By James Ottavio Castagnera
(Jim Castagnera is a Philadelphia lawyer and writer and the Associate Provost/Associate Counsel at Rider University.)
Last week the U.S. Supreme Court heard arguments in the case of a defendant who was convicted of first-degree murder. What made the case of Mathew Musladin, who shot and killed his estranged wife’s boyfriend Tom Studer, interesting to the Supremes was the buttons. That’s right, the buttons.
For the 14 days of trial Studer’s family came to court and sat in the front row wearing buttons that bore the dead man’s picture. The trial judge overruled defense counsel’s strenuous objections. After exhausting his state-court appeals, Musladin took his case into the federal courts, where the U.S. Court of Appeals for the Ninth Circuit agreed with him that he had been denied a fair trial in violation of the U.S. Constitution. The appellate panel ordered a new trial for Musladin… this one, presumably, without the victim’s fan club displaying their regalia.
The Musladin case is on the cutting edge of a long series of courtroom reforms. A strong dissent in the Ninth Circuit complained that the appeals court ruling “effectively erased” the boundaries drawn by Congress around when the federal bench can overturn state court criminal convictions. The majority for its part relied on a long line of precedents.
To appreciate the distance our criminal justice system has come from the “bad old days” to the Musladin case, we might look back to the famous trial of Sacco and Vanzetti. In 1921 these two Italian immigrants — admittedly anarchists who favored the overthrow of the U.S. government — were charged with armed robbery and murder. Their convictions and eventual executions sent mobs into the streets at the time and have inspired many books and several movies since then. To this day, no one can prove whether the two radicals did the dirty deeds or not. What is certain is that the procedures under which they were tried and convicted left a lot to be desired.
Beyond an openly prejudiced judge and questionable chains of evidence between the alleged murder weapons, the ammunition and the defendants, the item most worth noting here is the cage. Sacco and Vanzetti sat in a wrought iron pen in the courtroom’s center throughout their trial. What message did that send the jury? How about “anarchist equals animal”? Works for me.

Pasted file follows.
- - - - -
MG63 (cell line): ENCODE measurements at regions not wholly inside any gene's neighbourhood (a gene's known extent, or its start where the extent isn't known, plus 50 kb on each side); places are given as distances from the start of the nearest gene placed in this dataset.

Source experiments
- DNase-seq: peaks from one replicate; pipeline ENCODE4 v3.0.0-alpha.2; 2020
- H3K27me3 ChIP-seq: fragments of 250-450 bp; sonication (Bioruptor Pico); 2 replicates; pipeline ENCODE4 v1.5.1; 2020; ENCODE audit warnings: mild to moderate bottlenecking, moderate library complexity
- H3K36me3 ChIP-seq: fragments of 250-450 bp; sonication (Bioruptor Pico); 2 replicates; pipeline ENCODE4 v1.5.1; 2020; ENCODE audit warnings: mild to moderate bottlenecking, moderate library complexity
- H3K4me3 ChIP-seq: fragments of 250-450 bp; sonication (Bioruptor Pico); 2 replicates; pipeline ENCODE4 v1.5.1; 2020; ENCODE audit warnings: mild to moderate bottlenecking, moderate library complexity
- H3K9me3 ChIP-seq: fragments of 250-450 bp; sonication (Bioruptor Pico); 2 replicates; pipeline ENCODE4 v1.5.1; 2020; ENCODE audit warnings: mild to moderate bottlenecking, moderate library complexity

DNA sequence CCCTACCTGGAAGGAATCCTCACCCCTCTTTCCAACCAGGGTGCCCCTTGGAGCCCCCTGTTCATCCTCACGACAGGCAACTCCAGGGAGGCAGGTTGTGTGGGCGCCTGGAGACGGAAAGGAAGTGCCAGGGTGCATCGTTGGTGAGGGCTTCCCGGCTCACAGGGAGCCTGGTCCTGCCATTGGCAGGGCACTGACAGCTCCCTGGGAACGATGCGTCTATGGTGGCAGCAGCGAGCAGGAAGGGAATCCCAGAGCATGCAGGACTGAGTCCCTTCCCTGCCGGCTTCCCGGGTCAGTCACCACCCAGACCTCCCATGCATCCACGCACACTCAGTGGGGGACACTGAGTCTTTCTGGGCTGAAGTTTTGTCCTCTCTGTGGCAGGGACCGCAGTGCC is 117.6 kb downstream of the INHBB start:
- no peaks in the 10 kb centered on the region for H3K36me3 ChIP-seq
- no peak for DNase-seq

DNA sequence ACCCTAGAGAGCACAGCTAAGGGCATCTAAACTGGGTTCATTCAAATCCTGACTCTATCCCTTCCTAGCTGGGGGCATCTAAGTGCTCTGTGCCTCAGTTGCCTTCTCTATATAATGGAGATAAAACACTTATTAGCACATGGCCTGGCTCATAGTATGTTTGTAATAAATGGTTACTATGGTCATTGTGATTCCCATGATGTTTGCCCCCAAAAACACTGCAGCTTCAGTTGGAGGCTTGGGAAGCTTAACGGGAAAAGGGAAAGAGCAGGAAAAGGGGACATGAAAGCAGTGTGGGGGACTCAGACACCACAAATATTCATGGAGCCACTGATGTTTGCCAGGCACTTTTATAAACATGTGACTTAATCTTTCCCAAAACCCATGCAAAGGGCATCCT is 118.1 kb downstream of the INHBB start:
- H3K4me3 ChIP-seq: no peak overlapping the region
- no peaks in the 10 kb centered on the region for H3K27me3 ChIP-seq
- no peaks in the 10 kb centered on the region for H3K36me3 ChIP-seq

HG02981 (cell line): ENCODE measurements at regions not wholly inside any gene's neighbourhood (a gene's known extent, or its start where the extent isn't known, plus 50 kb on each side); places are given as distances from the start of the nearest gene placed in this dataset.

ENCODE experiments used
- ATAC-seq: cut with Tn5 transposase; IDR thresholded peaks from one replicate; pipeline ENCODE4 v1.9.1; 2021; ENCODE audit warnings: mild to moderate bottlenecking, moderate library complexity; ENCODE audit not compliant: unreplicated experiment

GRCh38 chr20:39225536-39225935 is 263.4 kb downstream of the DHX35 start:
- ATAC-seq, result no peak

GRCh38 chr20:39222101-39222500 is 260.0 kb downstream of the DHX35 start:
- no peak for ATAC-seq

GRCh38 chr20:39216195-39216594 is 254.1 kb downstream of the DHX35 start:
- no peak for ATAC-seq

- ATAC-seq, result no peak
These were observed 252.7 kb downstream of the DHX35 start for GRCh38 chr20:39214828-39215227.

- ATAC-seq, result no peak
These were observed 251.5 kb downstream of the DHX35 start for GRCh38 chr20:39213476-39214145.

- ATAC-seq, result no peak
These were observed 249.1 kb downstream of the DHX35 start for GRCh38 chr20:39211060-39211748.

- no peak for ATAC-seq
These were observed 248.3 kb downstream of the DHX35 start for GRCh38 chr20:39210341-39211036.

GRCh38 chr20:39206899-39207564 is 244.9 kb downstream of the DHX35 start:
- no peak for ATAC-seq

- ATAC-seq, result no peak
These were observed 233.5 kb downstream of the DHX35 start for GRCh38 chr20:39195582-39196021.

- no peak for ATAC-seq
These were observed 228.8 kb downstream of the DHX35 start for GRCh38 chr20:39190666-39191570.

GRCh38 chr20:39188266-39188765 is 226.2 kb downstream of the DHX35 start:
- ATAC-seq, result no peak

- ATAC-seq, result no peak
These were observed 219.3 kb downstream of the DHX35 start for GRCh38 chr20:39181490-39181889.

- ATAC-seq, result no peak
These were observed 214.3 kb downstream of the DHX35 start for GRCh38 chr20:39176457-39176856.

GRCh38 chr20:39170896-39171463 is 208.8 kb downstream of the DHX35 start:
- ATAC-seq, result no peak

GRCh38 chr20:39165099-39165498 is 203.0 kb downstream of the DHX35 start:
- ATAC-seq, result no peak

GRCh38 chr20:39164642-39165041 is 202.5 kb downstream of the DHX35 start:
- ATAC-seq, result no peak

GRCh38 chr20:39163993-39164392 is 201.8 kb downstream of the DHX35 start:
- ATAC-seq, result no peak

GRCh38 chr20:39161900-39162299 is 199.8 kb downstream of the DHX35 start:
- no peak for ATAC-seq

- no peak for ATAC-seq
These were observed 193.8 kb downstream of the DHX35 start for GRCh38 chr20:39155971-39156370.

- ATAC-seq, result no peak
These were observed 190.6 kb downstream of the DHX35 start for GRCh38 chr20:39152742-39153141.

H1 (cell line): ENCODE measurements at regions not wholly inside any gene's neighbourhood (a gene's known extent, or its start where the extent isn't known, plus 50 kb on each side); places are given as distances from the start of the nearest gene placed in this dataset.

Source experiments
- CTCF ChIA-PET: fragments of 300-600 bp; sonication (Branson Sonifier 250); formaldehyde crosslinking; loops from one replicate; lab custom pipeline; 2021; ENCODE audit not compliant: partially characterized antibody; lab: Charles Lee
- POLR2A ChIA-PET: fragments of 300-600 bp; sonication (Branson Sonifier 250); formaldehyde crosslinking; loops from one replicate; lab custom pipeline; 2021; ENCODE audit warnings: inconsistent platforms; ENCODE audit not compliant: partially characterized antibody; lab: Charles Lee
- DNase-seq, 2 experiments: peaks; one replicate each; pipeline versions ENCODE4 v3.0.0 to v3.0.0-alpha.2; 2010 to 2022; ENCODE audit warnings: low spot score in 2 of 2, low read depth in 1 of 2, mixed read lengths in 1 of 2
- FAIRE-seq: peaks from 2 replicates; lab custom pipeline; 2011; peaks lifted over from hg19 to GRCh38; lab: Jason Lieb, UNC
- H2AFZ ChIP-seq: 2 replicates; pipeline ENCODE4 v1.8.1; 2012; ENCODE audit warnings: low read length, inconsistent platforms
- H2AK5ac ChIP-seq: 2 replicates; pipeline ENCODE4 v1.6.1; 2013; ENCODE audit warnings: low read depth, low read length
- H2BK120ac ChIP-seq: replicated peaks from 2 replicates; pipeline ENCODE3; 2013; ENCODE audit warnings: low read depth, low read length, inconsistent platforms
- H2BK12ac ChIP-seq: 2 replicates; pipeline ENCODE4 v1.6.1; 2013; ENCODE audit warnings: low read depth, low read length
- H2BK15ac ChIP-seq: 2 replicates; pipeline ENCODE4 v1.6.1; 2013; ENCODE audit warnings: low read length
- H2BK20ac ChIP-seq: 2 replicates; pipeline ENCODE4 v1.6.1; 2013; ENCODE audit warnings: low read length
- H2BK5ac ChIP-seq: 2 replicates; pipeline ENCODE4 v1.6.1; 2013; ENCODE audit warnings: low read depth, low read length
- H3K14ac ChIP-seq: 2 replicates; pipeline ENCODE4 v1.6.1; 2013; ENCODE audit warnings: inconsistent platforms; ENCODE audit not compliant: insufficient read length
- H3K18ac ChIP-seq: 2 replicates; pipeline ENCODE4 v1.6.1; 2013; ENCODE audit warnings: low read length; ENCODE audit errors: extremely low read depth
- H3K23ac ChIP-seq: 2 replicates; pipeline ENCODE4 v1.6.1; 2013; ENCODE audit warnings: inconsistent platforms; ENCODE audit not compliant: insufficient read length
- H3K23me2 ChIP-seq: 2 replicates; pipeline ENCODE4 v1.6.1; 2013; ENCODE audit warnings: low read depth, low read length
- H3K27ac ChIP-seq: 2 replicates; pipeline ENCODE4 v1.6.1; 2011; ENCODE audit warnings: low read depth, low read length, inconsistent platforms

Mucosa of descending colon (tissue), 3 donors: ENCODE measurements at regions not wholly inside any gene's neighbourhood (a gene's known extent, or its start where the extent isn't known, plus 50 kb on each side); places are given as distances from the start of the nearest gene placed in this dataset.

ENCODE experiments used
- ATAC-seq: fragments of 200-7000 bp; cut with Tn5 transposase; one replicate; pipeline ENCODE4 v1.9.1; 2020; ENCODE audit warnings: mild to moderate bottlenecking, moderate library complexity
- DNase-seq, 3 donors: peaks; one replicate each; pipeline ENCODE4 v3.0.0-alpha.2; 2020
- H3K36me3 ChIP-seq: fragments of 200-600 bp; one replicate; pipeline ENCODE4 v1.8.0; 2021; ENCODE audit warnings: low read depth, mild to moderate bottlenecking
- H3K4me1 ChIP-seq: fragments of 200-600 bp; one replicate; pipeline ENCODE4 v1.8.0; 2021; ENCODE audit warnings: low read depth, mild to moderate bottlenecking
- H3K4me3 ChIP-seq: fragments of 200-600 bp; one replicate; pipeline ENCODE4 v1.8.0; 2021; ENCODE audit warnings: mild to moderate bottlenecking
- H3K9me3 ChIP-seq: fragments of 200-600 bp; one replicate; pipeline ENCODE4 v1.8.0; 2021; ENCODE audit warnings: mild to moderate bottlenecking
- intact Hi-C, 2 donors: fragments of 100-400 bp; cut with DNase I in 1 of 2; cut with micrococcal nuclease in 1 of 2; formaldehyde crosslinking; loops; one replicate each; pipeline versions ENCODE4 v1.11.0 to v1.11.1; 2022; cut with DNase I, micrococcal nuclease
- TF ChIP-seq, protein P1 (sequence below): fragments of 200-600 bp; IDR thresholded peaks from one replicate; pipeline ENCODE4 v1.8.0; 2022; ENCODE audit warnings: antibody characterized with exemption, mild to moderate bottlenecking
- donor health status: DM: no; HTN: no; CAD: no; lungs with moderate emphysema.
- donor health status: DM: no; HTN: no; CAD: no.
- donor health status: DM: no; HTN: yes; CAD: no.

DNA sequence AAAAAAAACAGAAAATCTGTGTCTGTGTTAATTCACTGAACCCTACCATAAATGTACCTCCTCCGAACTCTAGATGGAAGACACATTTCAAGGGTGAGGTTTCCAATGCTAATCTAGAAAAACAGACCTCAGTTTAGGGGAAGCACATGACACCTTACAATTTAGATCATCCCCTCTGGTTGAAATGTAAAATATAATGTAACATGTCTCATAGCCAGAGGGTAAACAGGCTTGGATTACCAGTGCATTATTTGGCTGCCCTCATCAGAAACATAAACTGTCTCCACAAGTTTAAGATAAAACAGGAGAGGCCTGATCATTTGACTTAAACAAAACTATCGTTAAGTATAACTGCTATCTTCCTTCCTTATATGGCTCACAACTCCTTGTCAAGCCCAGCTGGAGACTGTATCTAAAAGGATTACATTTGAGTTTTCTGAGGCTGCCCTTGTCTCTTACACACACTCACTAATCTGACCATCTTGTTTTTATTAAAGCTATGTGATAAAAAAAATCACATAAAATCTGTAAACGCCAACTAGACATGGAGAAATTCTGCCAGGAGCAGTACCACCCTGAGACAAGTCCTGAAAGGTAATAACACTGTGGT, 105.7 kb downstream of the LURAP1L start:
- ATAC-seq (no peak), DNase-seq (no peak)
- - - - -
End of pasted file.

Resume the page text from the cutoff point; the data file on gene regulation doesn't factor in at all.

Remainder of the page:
African-American defendants once were treated much the same, as documented by the late, great A. Leon Higginbotham, a black jurist who served on our own U.S. Court of Appeals for the Third Circuit here in Philadelphia. In the 1996 “Shades of Freedom,” His Honor reviewed criminal cases in which black defendants were tried in segregated courtrooms, such as the one depicted in the film “To Catch a Mockingbird.” A typical prosecution ploy was to call white witnesses “mister” and “missus” while referring to black witnesses and the defendant by their first names.
In the worst of cases, prosecutors attacked the credibility of defense witnesses on the basis of racial stereotypes. In a 1977 Illinois case, for instance, the D.A. got away with telling the all-white jury, “First of all, concerning the defendant’s witnesses, you have to remember that they don’t live by the same social standards that we do, that you and I do. The witnesses the defendant brought are street people — simple as that.”
None of these antics pass constitutional muster today. The Supremes have even said that bringing the defendant into court in prison garb brands him “guilty until proven innocent.” Today’s defendant gets to come to court in a suit or a dress, just like everybody else, even if the state has to do the shopping. As for the jurors themselves, while no accused minority is automatically entitled to people of her own race on the panel, the prosecutor can’t use peremptory challenges to systematically exclude blacks or Latinos.
Yes, our criminal courtrooms have come a long way since Sacco and Vanzetti sat in their cage. Whether wearing buttons into court is protected free speech under our First Amendment, or prejudicial misbehavior in violation of defendants’ Sixth Amendment right to a fair trial, looks to be a close call. What if the accused’s friends and family come to court wearing t-shirts supporting him? Does that give the defendant an unfair advantage?
It’s easy to imagine a courtroom crammed with dueling messages from both sides of the case. This form of “fan advocacy” might best be left to the World Wrestling Federation, if you ask me.
By James Ottavio Castagnera